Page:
Archive for the Decline of human culture Category
In a decaying society, art, if it is truthful, must also reflect decay. And unless it wants to break faith with its social function, art must show the world as changeable. And help to change it.
Posted by: admin in Failure of arts journalism in America, Decline of art criticism, The Art Newspaper, Death of arts publishing, Art Newspaper, Art is the first thing that goes out the window, The art world is its own worst enemy, Decline of reading, Commerce and the failure of art, My own artistic failure, Art market decline, Decline of human culture, The death of a literate society, Artistic failure in America
In the wake of the recently announced demise of VACUM, the Art Newspaper posted a story on the forced death march facing arts journalism. Here’s some key info:
Arts journalism as we used to know it is sinking with the ship…. The problem is that the cuts [to newspapers] are deepening an already miserable shortage of resources, set against a cultural universe that continues to expand [emphasis mine]. We are past the tipping point: it has become acceptable to run a paper with just a skeletal culture staff. Specialised writers are giving way to generalists. Culture sections are being tossed overboard (standalone book review sections, in particular, are a dying breed). Article lengths and “news holes” (space for editorial content) are shrinking. All this has eviscerated newspapers’ ability to deliver quality arts coverage, which, as a result, must migrate elsewhere…. Many experts believe that daily newspapers will never find a way back to sustaining solid arts journalism. Magazines are doing marginally better, but they cannot shoulder the burden of timely local arts coverage, especially for non-specialist readers — and some are folding.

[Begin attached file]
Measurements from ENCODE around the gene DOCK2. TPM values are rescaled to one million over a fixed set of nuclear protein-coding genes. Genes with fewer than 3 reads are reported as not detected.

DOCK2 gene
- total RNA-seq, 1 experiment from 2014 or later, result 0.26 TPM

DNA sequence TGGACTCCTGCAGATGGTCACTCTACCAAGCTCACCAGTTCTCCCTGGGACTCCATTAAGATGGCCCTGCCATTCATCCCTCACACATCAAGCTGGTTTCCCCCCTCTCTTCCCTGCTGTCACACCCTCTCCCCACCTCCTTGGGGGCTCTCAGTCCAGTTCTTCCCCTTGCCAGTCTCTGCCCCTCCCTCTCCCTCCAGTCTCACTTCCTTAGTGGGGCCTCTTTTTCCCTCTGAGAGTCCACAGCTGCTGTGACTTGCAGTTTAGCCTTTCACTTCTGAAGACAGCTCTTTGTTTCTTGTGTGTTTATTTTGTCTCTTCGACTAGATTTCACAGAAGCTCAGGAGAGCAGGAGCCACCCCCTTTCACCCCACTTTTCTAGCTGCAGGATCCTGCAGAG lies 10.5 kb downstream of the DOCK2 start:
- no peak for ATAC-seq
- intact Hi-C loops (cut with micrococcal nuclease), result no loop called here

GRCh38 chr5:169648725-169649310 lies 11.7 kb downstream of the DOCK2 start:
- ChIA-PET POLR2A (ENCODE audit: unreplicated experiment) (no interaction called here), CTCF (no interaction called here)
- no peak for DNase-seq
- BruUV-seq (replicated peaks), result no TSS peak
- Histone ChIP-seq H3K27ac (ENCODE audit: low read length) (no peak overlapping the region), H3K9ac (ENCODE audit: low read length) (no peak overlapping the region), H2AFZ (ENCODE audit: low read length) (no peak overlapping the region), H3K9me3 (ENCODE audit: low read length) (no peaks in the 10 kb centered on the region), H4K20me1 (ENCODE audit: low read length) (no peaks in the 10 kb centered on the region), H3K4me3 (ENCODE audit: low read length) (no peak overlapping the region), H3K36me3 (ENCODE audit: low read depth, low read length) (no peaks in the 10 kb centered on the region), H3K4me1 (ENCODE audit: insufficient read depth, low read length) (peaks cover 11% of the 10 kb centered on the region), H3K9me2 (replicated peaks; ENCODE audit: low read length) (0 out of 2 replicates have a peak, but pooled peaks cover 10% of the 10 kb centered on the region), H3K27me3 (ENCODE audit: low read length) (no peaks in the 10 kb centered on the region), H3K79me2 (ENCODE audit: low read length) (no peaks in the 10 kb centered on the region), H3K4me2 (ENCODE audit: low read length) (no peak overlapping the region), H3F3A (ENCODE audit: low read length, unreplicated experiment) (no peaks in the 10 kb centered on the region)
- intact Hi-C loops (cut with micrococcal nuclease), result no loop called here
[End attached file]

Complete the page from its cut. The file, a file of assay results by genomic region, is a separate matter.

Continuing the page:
None of this is a surprise to me, of course. Whereas I once had no problem finding home to 30+ yearly articles (even as I struggled to keep up on a dayjob) in local and national magazines, newspapers, newsweeklies, and online magazines, this has for the most part gone away in the past year. Most of these formerly welcoming venues have folded or been forced to cut back their space for arts writing. In fact, I’m back to writing almost solely for the first publication that was brave and daring enough to accept my very first review back in 1997. This is less of a tragedy for me than it sounds. While I’ve enjoyed writing about and supporting local art, it has not been without its hassles. And arts writing has never been much of a money-making venture.
This downturn in fact has given me freedom to evolve. I’ve been dabbling this past few months — ever since my most recent online magazine venture folded for budgetary reasons — with other writing forms: poetry, journalism, essays, fiction, memoir,… not to mention my eccentric and self-absorbed blogging (blogging, BTW, seems to be what the Art Newspaper pins all future hopes, even as it acknowledges that a general lack of funding for the practice keeps it marginal and ephemeral).
What’s perhaps the only unfortunate thing about this death of arts writing is the effect of the decline of attention being paid (not just by me, but by other writers across the board) to local artists. As the article hints, cultural production continues to expand even as less public attention is paid to it. As evidence, I note that today I am receiving more notices from artists — in the mail, via email, on Facebook, etc — than I ever have. Artists seem increasingly desperate for someone to notice them.
Alas, poor artists. In response to all your notices, emails, and public interruptions, all I can say is: Sorry. I can’t respond to your art, at least not in any official published way, but hey, that’s the way it goes.
Posted by: admin in cutting the arts lifeline (budget), CAFA QOD, Modern American Risk-Aversion, Appreciating Art Despite It All, American Greed, Artists as survivors despite it all, Decline of human culture, Corporations and the failure of art, damned lies, Artistic failure in America, Author's quote, Commerce and the failure of art, Art market decline, Other authors
The promise of America is that nobody is born to lose, but who has never wondered, “Am I wasting my life?” We imagine escaping the mad scramble yet kick ourselves for lacking drive. Low ambition offends Americans even more than low achievement…. Failure conjures such vivid pictures of lost souls that it is hard to imagine a time, before the Civil War, when the word meant “breaking in business” — going broke. How did it become a name for a deficient self, an identity in the red? Why do we manage identity the way we run our businesses - by investment, risk, profit, and loss?